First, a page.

Commit 64bd539d authored by Philip Withnall's avatar Philip Withnall

docs: Drop outdated cross-building documentation from README.win32

It is very very outdated and irrelevant now.
Signed-off-by: Philip Withnall's avatarPhilip Withnall <>
parent aaac7a16
......@@ -5,9 +5,6 @@ Note that this document is not really maintained in a serious
fashion. Lots of information here might be misleading or outdated. You
have been warned.
The general parts, and the section about gcc and autoconfiscated
build, and about a Visual Studio build are by Tor Lillqvist.
......@@ -117,59 +114,6 @@ Before building GLib you must also have a GNU gettext-runtime
developer package. Get prebuilt binaries of gettext-runtime from .
Autoconfiscated build (with gcc)
Tor uses gcc 3.4.5 and the rest of the mingw utilities, including MSYS
from Somewhat earlier or later versions of gcc
presumably also work fine.
Using Cygwin's gcc with the -mno-cygwin switch is not recommended. In
theory it should work, but Tor hasn't tested that lately. It can
easily lead to confusing situations where one mixes headers for Cygwin
from /usr/include with the headers for native software one really
should use. Ditto for libraries.
If you want to use mingw's gcc, install gcc, win32api, binutils and
MSYS from
Tor invokes configure using:
CC='gcc -mtune=pentium3 -mthreads' CPPFLAGS='-I/opt/gnu/include' \
LDFLAGS='-L/opt/gnu/lib -Wl,--enable-auto-image-base' CFLAGS=-O2 \
./configure --disable-gtk-doc --prefix=$TARGET
The /opt/gnu mentioned contains the header files for GNU and (import)
libraries for GNU libintl. The build scripts used to produce the
prebuilt binaries are included in the "dev" packages.
Please note that the ./configure mechanism should not blindly be used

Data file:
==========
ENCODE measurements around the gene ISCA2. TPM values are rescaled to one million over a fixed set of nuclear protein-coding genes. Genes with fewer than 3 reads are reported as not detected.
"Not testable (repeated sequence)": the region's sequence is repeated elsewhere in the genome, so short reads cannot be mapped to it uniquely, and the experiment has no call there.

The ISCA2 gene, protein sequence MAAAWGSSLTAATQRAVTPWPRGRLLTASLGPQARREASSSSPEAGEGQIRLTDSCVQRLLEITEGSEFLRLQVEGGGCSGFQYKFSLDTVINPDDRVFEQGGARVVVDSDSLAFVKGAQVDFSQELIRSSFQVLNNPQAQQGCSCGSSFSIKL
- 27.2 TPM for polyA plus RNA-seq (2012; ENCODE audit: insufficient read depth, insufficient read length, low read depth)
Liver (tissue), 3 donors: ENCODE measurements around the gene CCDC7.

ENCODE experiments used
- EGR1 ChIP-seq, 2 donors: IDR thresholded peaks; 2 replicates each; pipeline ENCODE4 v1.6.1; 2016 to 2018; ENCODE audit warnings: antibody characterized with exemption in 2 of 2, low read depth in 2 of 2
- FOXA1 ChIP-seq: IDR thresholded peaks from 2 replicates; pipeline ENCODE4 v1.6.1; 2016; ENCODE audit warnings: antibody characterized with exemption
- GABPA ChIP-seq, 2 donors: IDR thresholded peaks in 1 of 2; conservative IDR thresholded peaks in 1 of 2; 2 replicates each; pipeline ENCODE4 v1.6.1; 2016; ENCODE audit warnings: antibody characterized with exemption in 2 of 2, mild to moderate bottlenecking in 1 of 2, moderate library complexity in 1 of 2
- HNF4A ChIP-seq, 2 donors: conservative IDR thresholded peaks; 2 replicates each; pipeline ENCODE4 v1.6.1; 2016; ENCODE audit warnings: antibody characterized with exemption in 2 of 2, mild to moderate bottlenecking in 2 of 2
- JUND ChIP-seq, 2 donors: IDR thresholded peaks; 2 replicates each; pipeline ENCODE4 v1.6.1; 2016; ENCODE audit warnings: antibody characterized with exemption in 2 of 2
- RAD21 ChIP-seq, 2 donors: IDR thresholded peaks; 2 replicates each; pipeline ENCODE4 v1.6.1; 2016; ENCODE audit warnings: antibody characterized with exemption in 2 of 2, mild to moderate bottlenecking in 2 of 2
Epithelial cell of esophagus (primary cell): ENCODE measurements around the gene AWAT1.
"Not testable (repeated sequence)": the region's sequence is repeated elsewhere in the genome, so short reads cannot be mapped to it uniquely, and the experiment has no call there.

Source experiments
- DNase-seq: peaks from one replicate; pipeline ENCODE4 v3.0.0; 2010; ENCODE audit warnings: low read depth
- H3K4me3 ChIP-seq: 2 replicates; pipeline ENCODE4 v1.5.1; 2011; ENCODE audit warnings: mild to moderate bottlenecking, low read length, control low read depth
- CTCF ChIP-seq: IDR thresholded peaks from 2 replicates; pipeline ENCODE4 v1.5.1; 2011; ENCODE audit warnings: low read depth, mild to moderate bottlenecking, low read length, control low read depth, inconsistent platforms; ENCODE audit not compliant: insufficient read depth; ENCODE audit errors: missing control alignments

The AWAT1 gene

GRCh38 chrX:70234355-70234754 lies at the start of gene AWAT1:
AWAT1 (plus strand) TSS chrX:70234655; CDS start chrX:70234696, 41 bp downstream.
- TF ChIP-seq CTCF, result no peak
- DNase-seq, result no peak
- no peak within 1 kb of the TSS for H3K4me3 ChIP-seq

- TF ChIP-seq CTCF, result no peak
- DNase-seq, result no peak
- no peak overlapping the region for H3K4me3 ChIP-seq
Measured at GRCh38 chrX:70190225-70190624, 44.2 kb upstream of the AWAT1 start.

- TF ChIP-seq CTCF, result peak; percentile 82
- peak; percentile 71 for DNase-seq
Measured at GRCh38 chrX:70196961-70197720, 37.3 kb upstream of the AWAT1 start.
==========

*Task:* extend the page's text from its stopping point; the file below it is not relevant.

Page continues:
to build a GLib to be distributed to other developers because it
produces a compiler-dependent glibconfig.h.
Except for this and a few other minor issues, there shouldn't be any
reason to distribute separate GLib headers and DLLs for gcc and MSVC6
users, as the compilers generate code that uses the same C runtime
The DLL generated by either compiler is binary compatible with the
other one. Thus one either has to manually edit glibconfig.h
For MSVC7 and later (Visual C++ .NET 2003, Visual C++ 2005, Visual C++
2008 etc) it is preferred to use specific builds of GLib DLLs that use
the same C runtime as the code that uses GLib.
For GLib, the DLL that uses msvcrt.dll is called libglib-2.0-0.dll,
and the import libraries libglib-2.0.dll.a and glib-2.0.lib. Note that
the "2.0" is part of the "basename" of the library, it is not
something that libtool has added. The -0 suffix is added by libtool
and is the value of "LT_CURRENT - LT_AGE". The 0 should *not* be
thought to be part of the version number of GLib. The LT_CURRENT -
LT_AGE value will on purpose be kept as zero as long as binary
compatibility is maintained. For the gory details, see
and libtool documentation.
Building with Visual Studio
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